Meanwhile, as these ideas languish, look at some of the blog posts I did manage to write in 2018. I ranted against the TrailKeg, a thneed. I wondered if old yard sign frames could be welded into a Papasan chair. I wrote a how-to based on what I learned when configuring a specific model of solar panel monitoring gateway.
Continue reading What I care about vs. what I write about
Summary: I like riding in airplanes and to me, it’s normal. And I’m under social pressure to fly. But when I confront the science of climate change, air travel seems immoral. Should I stop? Will I stop?
I’m writing this because it’s been on my mind and:
- Posts & articles are typically about “this thing I did” not “something I’m considering.” I want to show that making decisions is messy.
- If I decide to stop flying, which may seem drastic, this will show I was considering it…
- … and if I keep flying, this will show I considered it – which could make me look thoughtful, or more likely, weak and unprincipled.
The climate situation is dire. I can’t overstate this. Read coverage of the most recent (Oct 2018) IPCC report and/or Joseph Romm’s book Climate Change: What Everyone Needs to Know. Humanity is on pace to destroy the world. And the worst polluters are well-off Americans like me. Because we do high-carbon luxury things that most of the world can’t afford. Flying is one of the most-polluting activities.
Continue reading Should I stop flying?
Somewhat belatedly, here’s what I plan and hope to do in 2018.
Early in 2018, I’d like to finish up a couple of ongoing open-source software projects:
- (DONE) Release janitor v 1.0. I have worked hard on this, it’s 99% done as of this writing, and I enjoy the benefits of the new
tabyl() functions every day – but until it’s on CRAN, the impact is limited.
- (DONE) Participate in Kaggle’s March Mania challenge, ideally updating my how-to resource.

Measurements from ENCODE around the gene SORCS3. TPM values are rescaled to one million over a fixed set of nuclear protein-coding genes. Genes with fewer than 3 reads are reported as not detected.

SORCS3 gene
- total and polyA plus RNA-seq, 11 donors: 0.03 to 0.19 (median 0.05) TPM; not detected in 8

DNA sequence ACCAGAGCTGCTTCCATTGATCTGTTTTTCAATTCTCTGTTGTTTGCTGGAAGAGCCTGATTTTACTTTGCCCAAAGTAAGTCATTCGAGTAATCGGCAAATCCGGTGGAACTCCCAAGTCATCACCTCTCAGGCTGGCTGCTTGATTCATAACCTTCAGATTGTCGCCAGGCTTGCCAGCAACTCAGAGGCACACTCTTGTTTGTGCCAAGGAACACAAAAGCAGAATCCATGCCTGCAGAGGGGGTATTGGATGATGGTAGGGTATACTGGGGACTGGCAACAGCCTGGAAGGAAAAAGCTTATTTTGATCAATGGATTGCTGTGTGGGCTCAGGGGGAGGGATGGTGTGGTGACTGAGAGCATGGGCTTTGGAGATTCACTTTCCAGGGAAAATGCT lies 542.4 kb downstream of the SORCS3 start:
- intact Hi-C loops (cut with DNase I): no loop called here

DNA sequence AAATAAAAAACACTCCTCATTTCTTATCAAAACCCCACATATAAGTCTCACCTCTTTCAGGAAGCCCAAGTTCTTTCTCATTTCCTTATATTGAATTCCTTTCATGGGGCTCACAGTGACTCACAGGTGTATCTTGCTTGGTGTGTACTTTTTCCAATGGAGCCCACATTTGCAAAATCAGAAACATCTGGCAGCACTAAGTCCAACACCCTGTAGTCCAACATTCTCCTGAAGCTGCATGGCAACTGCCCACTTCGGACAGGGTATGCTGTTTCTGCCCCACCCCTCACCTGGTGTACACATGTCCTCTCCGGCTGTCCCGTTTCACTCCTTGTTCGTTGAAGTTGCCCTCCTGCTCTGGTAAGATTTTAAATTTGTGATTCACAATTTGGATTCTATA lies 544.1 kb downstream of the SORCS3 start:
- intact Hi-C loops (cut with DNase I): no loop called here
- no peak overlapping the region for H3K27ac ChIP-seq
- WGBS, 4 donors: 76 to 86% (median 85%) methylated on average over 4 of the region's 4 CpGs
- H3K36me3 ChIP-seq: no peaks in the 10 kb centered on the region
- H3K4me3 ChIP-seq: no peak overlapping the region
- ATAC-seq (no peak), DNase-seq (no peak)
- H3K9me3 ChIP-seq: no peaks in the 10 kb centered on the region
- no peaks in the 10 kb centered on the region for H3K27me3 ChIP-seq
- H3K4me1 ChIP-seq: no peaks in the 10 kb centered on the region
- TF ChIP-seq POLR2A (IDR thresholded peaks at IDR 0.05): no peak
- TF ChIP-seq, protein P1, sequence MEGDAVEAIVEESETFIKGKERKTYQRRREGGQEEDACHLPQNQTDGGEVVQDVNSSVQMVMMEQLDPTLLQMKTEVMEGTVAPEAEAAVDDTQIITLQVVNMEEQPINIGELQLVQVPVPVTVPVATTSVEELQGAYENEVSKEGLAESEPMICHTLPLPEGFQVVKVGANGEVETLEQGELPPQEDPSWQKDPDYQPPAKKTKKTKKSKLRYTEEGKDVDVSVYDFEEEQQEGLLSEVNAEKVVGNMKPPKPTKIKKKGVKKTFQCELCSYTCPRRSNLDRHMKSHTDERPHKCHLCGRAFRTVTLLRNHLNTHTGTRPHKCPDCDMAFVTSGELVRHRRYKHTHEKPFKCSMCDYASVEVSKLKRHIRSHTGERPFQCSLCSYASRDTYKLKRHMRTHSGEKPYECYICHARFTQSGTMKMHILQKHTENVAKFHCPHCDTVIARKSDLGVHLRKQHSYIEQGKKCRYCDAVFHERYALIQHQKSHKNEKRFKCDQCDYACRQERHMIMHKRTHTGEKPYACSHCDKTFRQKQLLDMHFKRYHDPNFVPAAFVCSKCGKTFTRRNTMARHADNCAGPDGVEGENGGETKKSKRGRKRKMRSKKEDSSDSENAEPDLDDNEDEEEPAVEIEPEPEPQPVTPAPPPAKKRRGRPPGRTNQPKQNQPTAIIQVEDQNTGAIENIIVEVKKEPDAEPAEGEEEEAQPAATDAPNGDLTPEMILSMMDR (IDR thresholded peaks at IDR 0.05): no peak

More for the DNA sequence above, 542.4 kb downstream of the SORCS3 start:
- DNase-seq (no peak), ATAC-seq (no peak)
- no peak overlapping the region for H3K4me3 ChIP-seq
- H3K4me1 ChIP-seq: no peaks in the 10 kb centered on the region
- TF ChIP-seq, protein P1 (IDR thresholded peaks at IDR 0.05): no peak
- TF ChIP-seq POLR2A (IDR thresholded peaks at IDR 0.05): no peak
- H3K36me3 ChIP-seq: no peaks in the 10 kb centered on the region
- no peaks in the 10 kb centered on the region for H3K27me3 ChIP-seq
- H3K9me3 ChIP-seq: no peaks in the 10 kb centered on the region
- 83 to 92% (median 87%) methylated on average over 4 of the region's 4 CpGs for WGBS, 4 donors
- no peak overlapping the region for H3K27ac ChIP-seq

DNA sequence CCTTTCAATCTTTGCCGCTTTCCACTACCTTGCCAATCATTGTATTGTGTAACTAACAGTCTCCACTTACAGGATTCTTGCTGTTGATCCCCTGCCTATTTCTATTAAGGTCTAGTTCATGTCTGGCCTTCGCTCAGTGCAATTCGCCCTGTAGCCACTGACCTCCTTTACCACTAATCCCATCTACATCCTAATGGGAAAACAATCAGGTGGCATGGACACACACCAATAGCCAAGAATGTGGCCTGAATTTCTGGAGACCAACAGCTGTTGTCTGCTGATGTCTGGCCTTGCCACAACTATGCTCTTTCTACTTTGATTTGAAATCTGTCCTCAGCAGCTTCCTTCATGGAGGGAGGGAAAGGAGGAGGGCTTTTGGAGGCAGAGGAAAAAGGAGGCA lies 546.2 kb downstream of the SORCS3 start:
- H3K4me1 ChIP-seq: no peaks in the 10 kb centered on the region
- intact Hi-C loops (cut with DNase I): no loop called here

Then perhaps a break would be healthy, during which I spend more of my free time away from code and the computer.
I used to build things. Including complex projects like my electric home brewery. I’ve fallen out of that. In 2018 I’d like to again build some small physical things:
- A keg washer like Colin’s (DONE)
I’d like to finish drafts and ideas I have accumulated. Including:
- My proposal for a Maple Road Bike Highway (DONE: The North Maple Cycle Track)
- Several cargo bike posts
- The cargo bike changed my life
- My process for lime-softening well water for homebrewing
I’ll probably get involved in campaigns given what a busy year it looks to be politically. Which means I should focus on other things before the fall.
I’m especially interested in the voting access and anti-gerrymandering ballot initiatives, the gubernatorial race, and of course Ann Arbor City Council.
To spread the joy of practical biking, I’d like to lend my cargo bike to at least 3 people/families this year.
- I hope to again log 1,200 miles on a bicycle. (DONE, 1232)
- I want to ride:
- To Dexter and back
- To Ypsi and back. (DONE 2x in July, including once with a kid on the back)
- And get both kids riding pedal bikes. (DONE and it’s beautiful)
Things I won’t do
Taking things off my plate to make room for others. A small example: I’m not entering the National Homebrew Competition this year. Perhaps I’ll keep vegetable gardening to a minimal level.
I’ve been taking a break from following Ann Arbor news, though that may change during election season.
And the best for last:
Expecting another child this summer is the biggest event of the year. But unlike resolutions and plans above, that one will by default get all the attention it needs.